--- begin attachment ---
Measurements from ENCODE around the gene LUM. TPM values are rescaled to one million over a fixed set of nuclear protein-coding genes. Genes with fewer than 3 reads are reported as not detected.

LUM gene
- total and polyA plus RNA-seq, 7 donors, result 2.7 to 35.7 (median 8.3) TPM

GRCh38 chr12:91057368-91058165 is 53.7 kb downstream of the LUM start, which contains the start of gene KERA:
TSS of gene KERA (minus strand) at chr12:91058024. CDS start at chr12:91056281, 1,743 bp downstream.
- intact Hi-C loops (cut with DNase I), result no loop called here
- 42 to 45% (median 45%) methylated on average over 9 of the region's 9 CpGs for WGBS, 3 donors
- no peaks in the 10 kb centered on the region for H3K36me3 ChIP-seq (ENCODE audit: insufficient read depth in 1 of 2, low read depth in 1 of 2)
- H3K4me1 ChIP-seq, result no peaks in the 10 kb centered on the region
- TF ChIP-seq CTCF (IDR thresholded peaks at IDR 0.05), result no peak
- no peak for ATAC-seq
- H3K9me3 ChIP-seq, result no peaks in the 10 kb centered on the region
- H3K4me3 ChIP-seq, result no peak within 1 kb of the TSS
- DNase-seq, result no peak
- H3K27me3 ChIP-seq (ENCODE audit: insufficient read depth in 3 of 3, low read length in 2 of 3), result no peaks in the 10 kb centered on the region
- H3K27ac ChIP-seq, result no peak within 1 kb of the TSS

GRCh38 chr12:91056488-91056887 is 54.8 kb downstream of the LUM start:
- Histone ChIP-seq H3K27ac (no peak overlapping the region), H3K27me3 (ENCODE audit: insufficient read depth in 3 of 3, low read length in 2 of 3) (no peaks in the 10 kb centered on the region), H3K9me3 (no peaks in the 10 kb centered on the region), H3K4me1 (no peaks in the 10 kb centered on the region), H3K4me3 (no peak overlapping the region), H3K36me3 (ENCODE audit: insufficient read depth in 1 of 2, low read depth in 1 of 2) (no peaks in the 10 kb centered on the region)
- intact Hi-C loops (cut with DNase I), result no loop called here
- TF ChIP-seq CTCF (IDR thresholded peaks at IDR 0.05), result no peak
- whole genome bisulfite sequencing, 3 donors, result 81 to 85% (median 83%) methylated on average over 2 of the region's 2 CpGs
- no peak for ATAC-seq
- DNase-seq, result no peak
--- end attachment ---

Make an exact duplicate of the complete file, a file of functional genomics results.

Measurements from ENCODE around the gene LUM. TPM values are rescaled to one million over a fixed set of nuclear protein-coding genes. Genes with fewer than 3 reads are reported as not detected.

LUM gene
- total and polyA plus RNA-seq, 7 donors, result 2.7 to 35.7 (median 8.3) TPM

GRCh38 chr12:91057368-91058165 is 53.7 kb downstream of the LUM start, which contains the start of gene KERA:
TSS of gene KERA (minus strand) at chr12:91058024. CDS start at chr12:91056281, 1,743 bp downstream.
- intact Hi-C loops (cut with DNase I), result no loop called here
- 42 to 45% (median 45%) methylated on average over 9 of the region's 9 CpGs for WGBS, 3 donors
- no peaks in the 10 kb centered on the region for H3K36me3 ChIP-seq (ENCODE audit: insufficient read depth in 1 of 2, low read depth in 1 of 2)
- H3K4me1 ChIP-seq, result no peaks in the 10 kb centered on the region
- TF ChIP-seq CTCF (IDR thresholded peaks at IDR 0.05), result no peak
- no peak for ATAC-seq
- H3K9me3 ChIP-seq, result no peaks in the 10 kb centered on the region
- H3K4me3 ChIP-seq, result no peak within 1 kb of the TSS
- DNase-seq, result no peak
- H3K27me3 ChIP-seq (ENCODE audit: insufficient read depth in 3 of 3, low read length in 2 of 3), result no peaks in the 10 kb centered on the region
- H3K27ac ChIP-seq, result no peak within 1 kb of the TSS

GRCh38 chr12:91056488-91056887 is 54.8 kb downstream of the LUM start:
- Histone ChIP-seq H3K27ac (no peak overlapping the region), H3K27me3 (ENCODE audit: insufficient read depth in 3 of 3, low read length in 2 of 3) (no peaks in the 10 kb centered on the region), H3K9me3 (no peaks in the 10 kb centered on the region), H3K4me1 (no peaks in the 10 kb centered on the region), H3K4me3 (no peak overlapping the region), H3K36me3 (ENCODE audit: insufficient read depth in 1 of 2, low read depth in 1 of 2) (no peaks in the 10 kb centered on the region)
- intact Hi-C loops (cut with DNase I), result no loop called here
- TF ChIP-seq CTCF (IDR thresholded peaks at IDR 0.05), result no peak
- whole genome bisulfite sequencing, 3 donors, result 81 to 85% (median 83%) methylated on average over 2 of the region's 2 CpGs
- no peak for ATAC-seq
- DNase-seq, result no peak